NASA VIPER rover and Astrobotic Griffin lander select moon landing site for 2023

by Justin Davenport

The NASA VIPER rover – a precursor mission to human landings in the south polar region of the Moon, and a mission started in 2019 under the Commercial Lunar Payload Services program – has had its landing site selected for its 2023 mission. The rover, known as the Volatiles Investigating Polar Exploration Rover, is now scheduled to land west of Nobile Crater in the lunar south polar region sometime in late 2023 after its launch aboard a SpaceX Falcon Heavy rocket.

This mission, costing $660 million, is one of several that will launch to the Moon in the next two years and is notable for being the first NASA rover to launch as a customer aboard a commercial lander. 

The golf cart-sized VIPER rover will be mounted onto a Griffin lunar lander built by Astrobotic, a Pittsburgh-based company developing various lunar spacecraft that can carry payloads into lunar orbit or onto the lunar surface. After landing, VIPER will roll out onto the lunar surface with the help of a pair of ramps mounted on the lander and conduct checkouts before starting its surface mission.

The Griffin/VIPER combination is targeted to land at one of 11 “regions of interest” in the south polar region of the Moon identified in scientific papers as being favorable for hosting permanently shadowed regions (PSRs) with water ice present under the surface, while also being safe for spacecraft to land and generate power through solar panels while outside of the PSRs.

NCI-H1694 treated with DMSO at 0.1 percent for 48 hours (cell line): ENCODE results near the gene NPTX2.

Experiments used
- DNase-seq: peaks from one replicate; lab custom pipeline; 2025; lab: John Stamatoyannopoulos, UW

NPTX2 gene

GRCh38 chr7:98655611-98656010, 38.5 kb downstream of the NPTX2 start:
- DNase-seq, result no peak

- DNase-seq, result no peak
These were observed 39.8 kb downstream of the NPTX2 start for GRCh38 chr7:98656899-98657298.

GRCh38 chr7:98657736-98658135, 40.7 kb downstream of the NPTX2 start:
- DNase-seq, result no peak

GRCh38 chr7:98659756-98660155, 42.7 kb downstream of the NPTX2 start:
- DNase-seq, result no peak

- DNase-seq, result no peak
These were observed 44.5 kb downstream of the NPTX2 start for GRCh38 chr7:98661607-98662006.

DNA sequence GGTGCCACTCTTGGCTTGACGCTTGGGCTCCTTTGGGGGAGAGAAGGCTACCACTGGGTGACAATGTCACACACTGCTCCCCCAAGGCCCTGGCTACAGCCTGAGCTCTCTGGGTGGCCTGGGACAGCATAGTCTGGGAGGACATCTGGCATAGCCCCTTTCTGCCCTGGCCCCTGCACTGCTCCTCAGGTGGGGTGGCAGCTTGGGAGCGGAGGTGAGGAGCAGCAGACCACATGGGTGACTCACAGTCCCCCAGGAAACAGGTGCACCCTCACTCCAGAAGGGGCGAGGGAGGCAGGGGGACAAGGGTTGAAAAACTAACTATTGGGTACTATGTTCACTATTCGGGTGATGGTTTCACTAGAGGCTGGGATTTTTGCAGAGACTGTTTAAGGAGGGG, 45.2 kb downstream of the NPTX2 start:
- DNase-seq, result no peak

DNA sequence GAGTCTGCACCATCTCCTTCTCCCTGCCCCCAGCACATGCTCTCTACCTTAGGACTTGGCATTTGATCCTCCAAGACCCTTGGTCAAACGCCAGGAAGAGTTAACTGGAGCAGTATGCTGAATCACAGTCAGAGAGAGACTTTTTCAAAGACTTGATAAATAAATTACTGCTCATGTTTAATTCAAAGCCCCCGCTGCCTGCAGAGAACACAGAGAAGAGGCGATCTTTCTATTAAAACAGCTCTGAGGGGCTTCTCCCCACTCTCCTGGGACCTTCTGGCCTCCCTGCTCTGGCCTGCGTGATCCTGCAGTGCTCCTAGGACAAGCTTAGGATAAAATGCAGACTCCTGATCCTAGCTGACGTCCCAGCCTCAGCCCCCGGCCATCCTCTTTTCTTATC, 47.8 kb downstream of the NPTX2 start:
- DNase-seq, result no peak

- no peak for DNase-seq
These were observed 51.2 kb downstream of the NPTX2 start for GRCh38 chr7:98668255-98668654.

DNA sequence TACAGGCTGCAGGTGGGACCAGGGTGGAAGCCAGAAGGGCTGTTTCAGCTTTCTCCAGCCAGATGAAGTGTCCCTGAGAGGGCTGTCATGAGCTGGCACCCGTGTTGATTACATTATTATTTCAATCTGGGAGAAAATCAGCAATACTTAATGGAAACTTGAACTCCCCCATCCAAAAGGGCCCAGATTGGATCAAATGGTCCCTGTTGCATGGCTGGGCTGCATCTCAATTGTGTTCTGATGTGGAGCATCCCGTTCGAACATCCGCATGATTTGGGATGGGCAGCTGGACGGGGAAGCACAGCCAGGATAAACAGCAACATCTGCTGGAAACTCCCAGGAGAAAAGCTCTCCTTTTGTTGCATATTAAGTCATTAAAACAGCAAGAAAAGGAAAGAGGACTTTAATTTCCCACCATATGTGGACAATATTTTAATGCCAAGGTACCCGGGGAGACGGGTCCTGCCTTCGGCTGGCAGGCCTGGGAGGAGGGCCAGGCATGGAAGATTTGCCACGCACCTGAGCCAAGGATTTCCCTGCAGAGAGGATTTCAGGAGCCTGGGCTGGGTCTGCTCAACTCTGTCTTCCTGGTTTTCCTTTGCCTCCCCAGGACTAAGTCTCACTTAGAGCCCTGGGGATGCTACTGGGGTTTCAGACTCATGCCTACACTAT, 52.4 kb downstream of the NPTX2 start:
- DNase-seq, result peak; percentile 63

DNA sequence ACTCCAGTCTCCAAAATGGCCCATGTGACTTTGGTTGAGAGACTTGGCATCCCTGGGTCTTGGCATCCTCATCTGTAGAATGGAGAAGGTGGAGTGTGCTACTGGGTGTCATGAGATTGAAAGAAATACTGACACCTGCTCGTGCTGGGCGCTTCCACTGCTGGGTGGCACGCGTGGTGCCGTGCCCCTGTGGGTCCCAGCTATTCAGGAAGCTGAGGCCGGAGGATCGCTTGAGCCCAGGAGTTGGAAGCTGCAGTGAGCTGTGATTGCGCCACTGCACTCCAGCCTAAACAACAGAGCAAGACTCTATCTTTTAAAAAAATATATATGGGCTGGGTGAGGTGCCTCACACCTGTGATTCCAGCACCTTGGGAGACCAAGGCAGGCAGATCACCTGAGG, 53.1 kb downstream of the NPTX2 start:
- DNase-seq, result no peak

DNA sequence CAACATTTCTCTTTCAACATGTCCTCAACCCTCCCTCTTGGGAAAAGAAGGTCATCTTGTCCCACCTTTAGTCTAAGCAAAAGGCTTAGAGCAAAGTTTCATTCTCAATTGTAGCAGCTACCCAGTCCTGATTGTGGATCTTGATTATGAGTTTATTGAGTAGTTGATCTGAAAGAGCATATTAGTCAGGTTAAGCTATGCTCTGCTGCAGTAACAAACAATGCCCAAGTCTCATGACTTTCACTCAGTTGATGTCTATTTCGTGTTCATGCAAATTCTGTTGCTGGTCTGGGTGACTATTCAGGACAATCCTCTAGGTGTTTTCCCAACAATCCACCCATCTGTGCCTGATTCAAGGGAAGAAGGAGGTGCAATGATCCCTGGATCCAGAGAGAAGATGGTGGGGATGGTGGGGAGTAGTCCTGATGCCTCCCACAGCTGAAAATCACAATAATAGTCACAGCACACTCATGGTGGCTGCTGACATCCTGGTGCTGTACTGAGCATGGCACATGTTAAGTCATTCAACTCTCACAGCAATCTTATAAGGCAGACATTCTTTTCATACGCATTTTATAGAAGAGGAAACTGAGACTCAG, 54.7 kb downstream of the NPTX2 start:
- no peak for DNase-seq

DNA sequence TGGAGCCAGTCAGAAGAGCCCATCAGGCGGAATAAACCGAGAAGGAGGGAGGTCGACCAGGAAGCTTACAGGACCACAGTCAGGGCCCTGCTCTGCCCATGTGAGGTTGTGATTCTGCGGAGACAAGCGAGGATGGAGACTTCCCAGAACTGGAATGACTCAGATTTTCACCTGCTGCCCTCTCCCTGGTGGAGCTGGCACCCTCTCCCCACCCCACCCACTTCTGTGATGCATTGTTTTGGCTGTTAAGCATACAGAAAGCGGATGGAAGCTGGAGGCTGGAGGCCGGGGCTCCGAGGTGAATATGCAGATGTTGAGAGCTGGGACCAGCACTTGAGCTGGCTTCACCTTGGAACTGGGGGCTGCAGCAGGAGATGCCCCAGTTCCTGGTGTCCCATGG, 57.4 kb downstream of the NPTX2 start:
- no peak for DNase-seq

This is in sharp contrast to past lunar rover missions like Lunokhod 1 and 2 and the Lunar Rover driven by astronauts on the Apollo J-class missions, which explored areas of the Moon closer to the equator.

The south polar region of the Moon is now proven to contain water ice, as a result of observations by the Indian Chandrayaan-1 probe in 2008 and a 2009 NASA mission known as LCROSS that found water ice in the ejecta generated by a planned Centaur rocket stage crash into a permanently shadowed crater on the lunar South Pole. Later an instrument on the Lunar Reconnaissance Orbiter called Diviner generated key data that informed scientists about which regions of the Moon would have permanently shadowed regions suitable for water ice to form and remain intact.

The mission team needed to satisfy four criteria: available sunlight for solar power generation, earth visibility for communications, data indicating the presence of water ice in the area, and terrain suitable for rover driving. After extensive study, NASA has announced Nobile Crater as the VIPER landing site. Nobile was one of the 11 “regions of interest” noted above as being identified by scientists as being suitable for exploration in the south polar region of the Moon.

As NASA associate administrator for science Thomas Zurbuchen stated, “Once on the lunar surface, VIPER will provide ground truth measurements for the presence of water and other resources at the Moon’s South Pole, and the areas surrounding Nobile Crater showed the most promise in this scientific pursuit.”

Data visualization of the region west of Nobile Crater which has been selected as VIPER’s landing site – via NASA

After landing west of Nobile Crater, VIPER is scheduled for a 100-day prime mission to drive around the region. VIPER’s task is to map the region’s water ice deposits and test how accessible the water is, and the nature of the ice, the regolith, and shadowed areas. Though taller and heavier than the Spirit and Opportunity Mars rovers, VIPER’s driving speed is twice as fast as the MER rovers, which will help it cover longer distances more quickly.